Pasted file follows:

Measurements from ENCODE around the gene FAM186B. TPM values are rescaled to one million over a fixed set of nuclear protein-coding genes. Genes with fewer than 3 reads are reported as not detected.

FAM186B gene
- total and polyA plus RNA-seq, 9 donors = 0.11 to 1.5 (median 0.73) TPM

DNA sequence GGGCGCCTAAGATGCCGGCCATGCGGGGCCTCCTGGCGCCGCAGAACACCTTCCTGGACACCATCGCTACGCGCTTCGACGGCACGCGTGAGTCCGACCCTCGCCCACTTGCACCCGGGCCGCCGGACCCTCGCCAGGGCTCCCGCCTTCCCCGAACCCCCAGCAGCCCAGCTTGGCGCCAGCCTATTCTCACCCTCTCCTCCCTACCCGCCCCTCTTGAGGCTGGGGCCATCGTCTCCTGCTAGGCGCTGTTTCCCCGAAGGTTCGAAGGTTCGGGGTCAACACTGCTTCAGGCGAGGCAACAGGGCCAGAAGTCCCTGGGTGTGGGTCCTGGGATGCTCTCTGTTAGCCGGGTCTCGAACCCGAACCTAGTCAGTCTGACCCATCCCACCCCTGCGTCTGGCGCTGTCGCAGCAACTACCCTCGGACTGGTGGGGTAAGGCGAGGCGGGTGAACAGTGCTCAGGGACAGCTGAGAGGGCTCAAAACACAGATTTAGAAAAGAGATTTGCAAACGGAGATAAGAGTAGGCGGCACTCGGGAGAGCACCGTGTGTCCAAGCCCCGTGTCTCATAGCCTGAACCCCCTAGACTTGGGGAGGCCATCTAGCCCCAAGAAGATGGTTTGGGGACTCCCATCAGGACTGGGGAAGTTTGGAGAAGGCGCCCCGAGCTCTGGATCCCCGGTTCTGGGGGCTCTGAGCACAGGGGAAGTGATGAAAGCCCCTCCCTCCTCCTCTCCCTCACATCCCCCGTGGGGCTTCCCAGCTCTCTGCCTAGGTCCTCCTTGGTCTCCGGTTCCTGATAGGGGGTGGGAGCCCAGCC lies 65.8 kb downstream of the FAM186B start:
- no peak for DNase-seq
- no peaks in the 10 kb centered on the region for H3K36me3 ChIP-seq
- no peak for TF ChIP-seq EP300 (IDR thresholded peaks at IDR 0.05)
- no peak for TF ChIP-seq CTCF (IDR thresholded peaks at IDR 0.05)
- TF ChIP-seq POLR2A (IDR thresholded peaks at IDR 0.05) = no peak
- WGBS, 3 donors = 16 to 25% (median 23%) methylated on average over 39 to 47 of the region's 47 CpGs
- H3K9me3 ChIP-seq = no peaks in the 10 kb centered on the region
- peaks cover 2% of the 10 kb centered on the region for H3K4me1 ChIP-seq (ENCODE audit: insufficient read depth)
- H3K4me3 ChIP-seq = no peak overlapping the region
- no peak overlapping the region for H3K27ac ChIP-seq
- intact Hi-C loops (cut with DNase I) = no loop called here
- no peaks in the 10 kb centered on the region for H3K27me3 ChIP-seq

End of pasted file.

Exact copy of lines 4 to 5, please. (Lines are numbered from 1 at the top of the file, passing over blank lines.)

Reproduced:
DNA sequence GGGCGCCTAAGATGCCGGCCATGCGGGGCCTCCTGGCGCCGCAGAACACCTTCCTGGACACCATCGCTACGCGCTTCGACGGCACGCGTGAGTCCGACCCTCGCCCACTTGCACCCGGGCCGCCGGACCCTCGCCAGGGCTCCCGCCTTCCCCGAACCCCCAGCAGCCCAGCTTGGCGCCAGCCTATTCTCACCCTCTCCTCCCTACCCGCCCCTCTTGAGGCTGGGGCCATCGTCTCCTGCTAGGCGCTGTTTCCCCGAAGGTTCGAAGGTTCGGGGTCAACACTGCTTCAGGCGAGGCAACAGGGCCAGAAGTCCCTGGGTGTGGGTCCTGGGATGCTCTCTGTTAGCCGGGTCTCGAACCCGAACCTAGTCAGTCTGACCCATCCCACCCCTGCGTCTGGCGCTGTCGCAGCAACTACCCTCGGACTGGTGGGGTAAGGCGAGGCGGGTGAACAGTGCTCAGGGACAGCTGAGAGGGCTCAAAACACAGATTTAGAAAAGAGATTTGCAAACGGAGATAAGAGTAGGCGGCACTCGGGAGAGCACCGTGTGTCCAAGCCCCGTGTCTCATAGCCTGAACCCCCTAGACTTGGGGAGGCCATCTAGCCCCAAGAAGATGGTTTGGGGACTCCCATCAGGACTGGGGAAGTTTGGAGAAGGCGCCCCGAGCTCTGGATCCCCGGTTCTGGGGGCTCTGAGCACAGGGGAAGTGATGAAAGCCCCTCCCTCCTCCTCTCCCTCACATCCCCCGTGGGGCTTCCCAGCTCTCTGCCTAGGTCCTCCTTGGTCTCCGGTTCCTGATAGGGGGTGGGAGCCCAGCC lies 65.8 kb downstream of the FAM186B start:
- no peak for DNase-seq